There are serious weaknesses in the lexical priming theory as a theory of SLA, and few reasons to think that it offers a better explanation of the phenomena studied by SLA scholars, including the phenomenon of L1 transfer, than processing theories which use the construct of interlanguage grammar. Even if there were, Dellar seems not to have grasped that his newly-adopted explanation of language learning and his long-established teaching methods contradict each other. If lexical priming is a subconcious process which explains language learning, then the sufficient condition for learning is exposure to language and opportunities to strengthen and extend lexical primings. All the corrective work that Dellar recommends, all that “hard but necessary work” to ensure that “students are made aware of how the way they think the language works differs from how it really works” is useless interference in a natural process involving the unconscious acquisition of lexical knowledge.



Cazden, C., Cancino, E., Rosansky, E. and Schumann, J. (1975) Second language acquisition sequences in children, adolescents and adults. Final report submitted to the National Institute of Education, Washington, D.C.

Corder, S. P. (1967) The significance of learners’ errors. International Review of Applied Linguistics 5, 161-9.

Dulay, H. and Burt, M. (1975) Creative construction in second language learning and teaching. In Burt, M and Dulay, H. (eds.), New directions in second language learning, teaching, and bilingual education. Washington, DC: TESOL, 21-32.

Hoey, M. (2005) Lexical Priming: A New Theory of Words and Language. London: Routledge.

Krashen, S. (1981) Second language acquisition and second language learning. Oxford: Pergamon.

Larsen-Freeman, D. and Long, M. H. (1991) An introduction to second language acquisition research. Harlow: Longman.

McLaughlin, B. (1990) “Conscious” versus “unconscious” learning. TESOL Quarterly 24, 617-634.

Selinker, L. (1972) Interlanguage.  International Review of Applied Linguistics 10, 209-231.

British Council Cultural Claptrap


On the British Council website, Ian Clifford asks two questions:

Do learner-centred approaches work in every culture?

Is it time to challenge Western assumptions about education, especially when it comes to promoting ‘good teaching approaches’ in the developing world?

I bet you won’t fall off your chair when I tell you that Clifford thinks the answers to these questions are “No” and “Yes”.

Clifford starts by saying that most Western educators think learner-centred education represents “everything that’s good and wholesome in education.” Just in case that sounds a bit blasé, Clifford gets more scholarly and says that learner-centred educational practice can be traced back to ‘child-centred’ education which

draws on the work of 18th century philosophers such as Rousseau and Locke, who suggested that teachers should intervene as little as possible in the natural development of children.”

Unfortunately, this attempt at scholarship fails, since in fact Rousseau and Locke suggested the opposite. They were both pioneers in promoting child education where the teacher held absolute authority, and, in Locke’s case, children were expected to do exactly as they were told by teachers under threat of dire corporal punishment.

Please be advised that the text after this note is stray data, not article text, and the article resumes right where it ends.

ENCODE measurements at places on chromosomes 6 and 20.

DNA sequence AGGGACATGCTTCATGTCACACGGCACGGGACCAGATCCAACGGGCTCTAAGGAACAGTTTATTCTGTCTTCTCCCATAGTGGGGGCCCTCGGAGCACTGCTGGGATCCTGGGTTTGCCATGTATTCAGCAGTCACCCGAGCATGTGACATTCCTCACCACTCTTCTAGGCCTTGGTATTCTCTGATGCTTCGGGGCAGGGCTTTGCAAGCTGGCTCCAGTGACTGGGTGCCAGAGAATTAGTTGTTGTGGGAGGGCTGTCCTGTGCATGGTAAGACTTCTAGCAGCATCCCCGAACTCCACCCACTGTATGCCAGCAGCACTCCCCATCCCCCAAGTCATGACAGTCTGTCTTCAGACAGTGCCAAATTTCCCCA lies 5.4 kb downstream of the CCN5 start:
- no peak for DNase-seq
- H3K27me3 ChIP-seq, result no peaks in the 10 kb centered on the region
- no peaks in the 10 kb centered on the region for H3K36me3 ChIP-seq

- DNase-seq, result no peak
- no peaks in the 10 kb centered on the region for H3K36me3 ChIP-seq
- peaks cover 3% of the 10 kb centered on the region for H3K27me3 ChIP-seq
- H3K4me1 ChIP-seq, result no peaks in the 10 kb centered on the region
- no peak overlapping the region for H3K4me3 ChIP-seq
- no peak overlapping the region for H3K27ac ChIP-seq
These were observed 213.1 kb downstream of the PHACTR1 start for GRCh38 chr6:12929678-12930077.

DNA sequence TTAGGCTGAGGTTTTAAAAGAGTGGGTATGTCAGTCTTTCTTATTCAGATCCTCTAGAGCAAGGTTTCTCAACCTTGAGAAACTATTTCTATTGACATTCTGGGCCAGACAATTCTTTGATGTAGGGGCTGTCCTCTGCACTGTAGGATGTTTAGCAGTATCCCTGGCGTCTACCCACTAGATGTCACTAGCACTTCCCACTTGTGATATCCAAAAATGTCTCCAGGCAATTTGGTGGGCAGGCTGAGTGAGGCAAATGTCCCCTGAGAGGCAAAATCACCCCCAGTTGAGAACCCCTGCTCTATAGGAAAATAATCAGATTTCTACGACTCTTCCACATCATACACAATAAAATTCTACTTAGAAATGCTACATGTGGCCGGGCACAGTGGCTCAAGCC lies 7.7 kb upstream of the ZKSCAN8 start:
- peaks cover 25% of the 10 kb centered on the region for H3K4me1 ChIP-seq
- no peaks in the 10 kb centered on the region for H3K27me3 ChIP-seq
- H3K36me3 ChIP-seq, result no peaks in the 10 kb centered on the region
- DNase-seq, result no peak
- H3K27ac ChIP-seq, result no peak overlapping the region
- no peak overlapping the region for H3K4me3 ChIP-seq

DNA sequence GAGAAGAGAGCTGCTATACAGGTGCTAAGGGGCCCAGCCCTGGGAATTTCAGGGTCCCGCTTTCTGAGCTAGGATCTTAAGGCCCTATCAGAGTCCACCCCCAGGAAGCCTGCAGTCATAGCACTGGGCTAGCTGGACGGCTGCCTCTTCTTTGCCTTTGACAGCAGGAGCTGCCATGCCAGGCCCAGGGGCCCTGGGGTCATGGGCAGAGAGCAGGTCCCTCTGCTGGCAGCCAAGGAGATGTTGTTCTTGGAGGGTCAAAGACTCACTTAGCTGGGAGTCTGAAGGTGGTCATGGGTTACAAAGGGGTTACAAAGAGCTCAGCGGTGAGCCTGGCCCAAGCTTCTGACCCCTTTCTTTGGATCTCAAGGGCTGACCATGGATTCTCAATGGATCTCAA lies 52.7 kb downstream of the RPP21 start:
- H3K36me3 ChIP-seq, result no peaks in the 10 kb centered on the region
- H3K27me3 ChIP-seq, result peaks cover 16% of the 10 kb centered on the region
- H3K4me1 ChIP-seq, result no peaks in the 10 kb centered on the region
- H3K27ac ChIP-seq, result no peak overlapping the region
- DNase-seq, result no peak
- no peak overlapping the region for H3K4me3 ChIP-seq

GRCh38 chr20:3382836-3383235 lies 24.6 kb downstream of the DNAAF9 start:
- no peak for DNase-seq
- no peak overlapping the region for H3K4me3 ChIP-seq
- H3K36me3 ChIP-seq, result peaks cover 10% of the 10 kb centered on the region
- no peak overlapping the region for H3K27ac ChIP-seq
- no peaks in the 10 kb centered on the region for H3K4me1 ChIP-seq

Clifford then asks “What exactly do these (learner-centred) approaches amount to in the classroom?” The answer to this important question is that some educators associate learner-centred approaches with group work, some think it means teachers let learners find out for themselves; and some can’t identify any method at all. You might think that this is not a very “exact” answer, but never mind, because the main point is to establish the different perceptions of learner-centred and teacher-centred approaches. While a learner-centred approach represents everything good, a teacher-centred approach is generally regarded as

“authoritarian and hierarchical, encouraging rote learning and memorisation, without any real understanding.”


Proceding with his absurd parody of the two approaches (in the West we blithely abandon learners to their own devices, while in the East learners bang away at drills and memorise things without achieving real understanding), Clifford cites Kirschner’s work,  which shows that

“leaving learners to solve problems for themselves leads to brain overload.”

Pretty persuasive evidence, don’t you think? And as if this scary brain overload weren’t reason enough to bury learner-centred approaches once and for all, Clifford goes on to give a skewed summary of two more studies. First, Clifford claims that a 2014 meta-study

“favoured ‘direct teaching’ over approaches that involved little teacher instruction such as ‘discovery learning’.”

Quite apart from the fact that “discovery learning” is not a method associated with ELT, if you click on the link and read the summary at the top for yourself, you’ll see that that’s not an accurate summary of the findings. Then Clifford cites Schweisfurth (2011) , who reviewed 72 articles about projects promoting “student-centred” approaches and concluded that they record ‘a history of failures great and small’. Clifford says that the “most important” reason for failure is “cultural mismatch.” He explains:

“Approaches to teaching based on a Western idea of the individual don’t fit well in cultures which emphasise group goals over individual needs. In such cultures, teachers are expected to be authoritative and learners obedient.”

This is a lazy, inaccurate, and misleading report of the findings. Nowhere in the entire article does Schweisfurth use the term “cultural mismatch”, nor does she say that cultural divergence is the most important reason for failure in any of the 72 cases studied. And of course she says absolutely nothing to warrant Clifford’s crude claim about the assumed roles of teachers and learners. On the contrary, she calls for analyses which “help to take us beyond the crude binary codes of Teacher-Centred Education versus Learner-Centred Education, or implementation success versus failure.”